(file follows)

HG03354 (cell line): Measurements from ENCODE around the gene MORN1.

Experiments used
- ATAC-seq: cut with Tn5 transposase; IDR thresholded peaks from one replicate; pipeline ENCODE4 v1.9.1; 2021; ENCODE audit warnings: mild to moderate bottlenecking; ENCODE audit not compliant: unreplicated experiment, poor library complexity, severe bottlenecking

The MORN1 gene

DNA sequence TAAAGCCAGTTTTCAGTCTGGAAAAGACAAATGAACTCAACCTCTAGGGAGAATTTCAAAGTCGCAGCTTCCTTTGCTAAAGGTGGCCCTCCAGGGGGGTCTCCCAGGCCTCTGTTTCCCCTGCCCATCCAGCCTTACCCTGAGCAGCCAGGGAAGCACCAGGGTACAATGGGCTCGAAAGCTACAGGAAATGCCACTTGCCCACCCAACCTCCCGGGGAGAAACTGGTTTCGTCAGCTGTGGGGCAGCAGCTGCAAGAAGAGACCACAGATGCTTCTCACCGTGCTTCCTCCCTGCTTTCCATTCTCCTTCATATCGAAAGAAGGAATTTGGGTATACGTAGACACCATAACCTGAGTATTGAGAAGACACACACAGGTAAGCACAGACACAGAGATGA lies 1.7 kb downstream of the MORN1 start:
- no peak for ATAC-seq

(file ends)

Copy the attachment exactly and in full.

HG03354 (cell line): Measurements from ENCODE around the gene MORN1.

Experiments used
- ATAC-seq: cut with Tn5 transposase; IDR thresholded peaks from one replicate; pipeline ENCODE4 v1.9.1; 2021; ENCODE audit warnings: mild to moderate bottlenecking; ENCODE audit not compliant: unreplicated experiment, poor library complexity, severe bottlenecking

The MORN1 gene

DNA sequence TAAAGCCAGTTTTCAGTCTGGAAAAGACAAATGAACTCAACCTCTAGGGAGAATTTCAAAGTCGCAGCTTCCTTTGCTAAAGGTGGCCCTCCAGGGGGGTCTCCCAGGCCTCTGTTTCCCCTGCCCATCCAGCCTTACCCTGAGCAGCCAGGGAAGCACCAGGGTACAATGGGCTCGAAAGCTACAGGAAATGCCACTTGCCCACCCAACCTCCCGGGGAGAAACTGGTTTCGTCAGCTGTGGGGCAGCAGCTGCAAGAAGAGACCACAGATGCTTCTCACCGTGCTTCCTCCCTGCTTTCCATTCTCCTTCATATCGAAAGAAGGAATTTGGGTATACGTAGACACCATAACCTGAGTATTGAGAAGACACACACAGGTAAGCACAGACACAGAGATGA lies 1.7 kb downstream of the MORN1 start:
- no peak for ATAC-seq